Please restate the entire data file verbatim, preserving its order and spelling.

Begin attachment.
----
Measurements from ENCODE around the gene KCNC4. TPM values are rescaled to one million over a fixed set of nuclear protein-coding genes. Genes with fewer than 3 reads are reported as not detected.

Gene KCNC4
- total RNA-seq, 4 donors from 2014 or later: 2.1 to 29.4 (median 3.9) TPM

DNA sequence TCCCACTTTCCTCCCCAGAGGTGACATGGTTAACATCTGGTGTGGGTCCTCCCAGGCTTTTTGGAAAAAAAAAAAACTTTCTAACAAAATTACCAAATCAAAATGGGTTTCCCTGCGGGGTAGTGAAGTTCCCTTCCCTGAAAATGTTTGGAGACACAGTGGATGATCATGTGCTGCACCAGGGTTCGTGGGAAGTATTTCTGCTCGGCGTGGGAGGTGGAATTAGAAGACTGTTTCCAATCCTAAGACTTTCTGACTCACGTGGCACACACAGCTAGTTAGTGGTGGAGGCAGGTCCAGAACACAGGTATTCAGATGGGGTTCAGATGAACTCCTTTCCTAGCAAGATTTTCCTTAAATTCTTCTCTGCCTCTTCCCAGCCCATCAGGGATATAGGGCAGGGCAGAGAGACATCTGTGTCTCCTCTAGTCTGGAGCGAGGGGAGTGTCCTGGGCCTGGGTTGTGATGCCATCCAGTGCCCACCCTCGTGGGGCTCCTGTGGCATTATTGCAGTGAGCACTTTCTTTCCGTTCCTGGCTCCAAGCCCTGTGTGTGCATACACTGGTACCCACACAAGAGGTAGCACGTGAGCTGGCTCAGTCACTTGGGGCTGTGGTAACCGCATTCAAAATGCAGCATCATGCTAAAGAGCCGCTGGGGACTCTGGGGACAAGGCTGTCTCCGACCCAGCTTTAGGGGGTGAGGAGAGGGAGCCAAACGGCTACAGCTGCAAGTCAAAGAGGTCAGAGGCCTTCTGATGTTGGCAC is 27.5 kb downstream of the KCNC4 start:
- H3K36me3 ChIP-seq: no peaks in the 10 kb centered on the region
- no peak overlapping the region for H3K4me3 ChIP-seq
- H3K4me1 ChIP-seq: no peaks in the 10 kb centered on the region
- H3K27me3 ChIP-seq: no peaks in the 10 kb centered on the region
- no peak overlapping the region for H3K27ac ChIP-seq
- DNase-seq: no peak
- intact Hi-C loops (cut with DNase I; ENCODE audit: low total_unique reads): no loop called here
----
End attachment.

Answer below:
Measurements from ENCODE around the gene KCNC4. TPM values are rescaled to one million over a fixed set of nuclear protein-coding genes. Genes with fewer than 3 reads are reported as not detected.

Gene KCNC4
- total RNA-seq, 4 donors from 2014 or later: 2.1 to 29.4 (median 3.9) TPM

DNA sequence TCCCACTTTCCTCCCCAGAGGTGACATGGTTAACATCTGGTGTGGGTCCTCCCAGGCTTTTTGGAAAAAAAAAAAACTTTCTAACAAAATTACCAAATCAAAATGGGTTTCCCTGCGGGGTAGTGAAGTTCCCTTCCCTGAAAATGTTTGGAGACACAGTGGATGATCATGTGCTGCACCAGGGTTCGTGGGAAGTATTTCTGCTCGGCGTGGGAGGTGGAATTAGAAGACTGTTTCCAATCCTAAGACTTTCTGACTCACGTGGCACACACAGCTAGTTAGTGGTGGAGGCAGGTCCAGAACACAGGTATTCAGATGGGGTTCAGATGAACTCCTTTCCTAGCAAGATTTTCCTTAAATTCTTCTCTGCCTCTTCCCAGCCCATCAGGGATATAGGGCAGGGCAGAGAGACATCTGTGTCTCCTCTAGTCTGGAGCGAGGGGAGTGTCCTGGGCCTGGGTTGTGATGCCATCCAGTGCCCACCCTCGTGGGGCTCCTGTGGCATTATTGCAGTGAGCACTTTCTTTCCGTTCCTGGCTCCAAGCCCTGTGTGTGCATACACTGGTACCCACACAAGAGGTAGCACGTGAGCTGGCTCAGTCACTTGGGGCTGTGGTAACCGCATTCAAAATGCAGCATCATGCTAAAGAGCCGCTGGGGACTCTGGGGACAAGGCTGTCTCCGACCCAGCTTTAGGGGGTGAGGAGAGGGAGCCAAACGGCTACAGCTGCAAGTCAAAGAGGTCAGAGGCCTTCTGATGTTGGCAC is 27.5 kb downstream of the KCNC4 start:
- H3K36me3 ChIP-seq: no peaks in the 10 kb centered on the region
- no peak overlapping the region for H3K4me3 ChIP-seq
- H3K4me1 ChIP-seq: no peaks in the 10 kb centered on the region
- H3K27me3 ChIP-seq: no peaks in the 10 kb centered on the region
- no peak overlapping the region for H3K27ac ChIP-seq
- DNase-seq: no peak
- intact Hi-C loops (cut with DNase I; ENCODE audit: low total_unique reads): no loop called here